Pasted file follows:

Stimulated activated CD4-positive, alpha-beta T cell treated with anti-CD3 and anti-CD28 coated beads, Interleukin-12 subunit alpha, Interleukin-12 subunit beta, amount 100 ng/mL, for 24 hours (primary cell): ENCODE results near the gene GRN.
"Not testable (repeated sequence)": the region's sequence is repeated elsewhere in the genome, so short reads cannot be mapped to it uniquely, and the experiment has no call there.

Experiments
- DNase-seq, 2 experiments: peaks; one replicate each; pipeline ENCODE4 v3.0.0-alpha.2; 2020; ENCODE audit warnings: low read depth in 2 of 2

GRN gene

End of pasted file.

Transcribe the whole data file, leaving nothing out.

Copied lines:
Stimulated activated CD4-positive, alpha-beta T cell treated with anti-CD3 and anti-CD28 coated beads, Interleukin-12 subunit alpha, Interleukin-12 subunit beta, amount 100 ng/mL, for 24 hours (primary cell): ENCODE results near the gene GRN.
"Not testable (repeated sequence)": the region's sequence is repeated elsewhere in the genome, so short reads cannot be mapped to it uniquely, and the experiment has no call there.

Experiments
- DNase-seq, 2 experiments: peaks; one replicate each; pipeline ENCODE4 v3.0.0-alpha.2; 2020; ENCODE audit warnings: low read depth in 2 of 2

GRN gene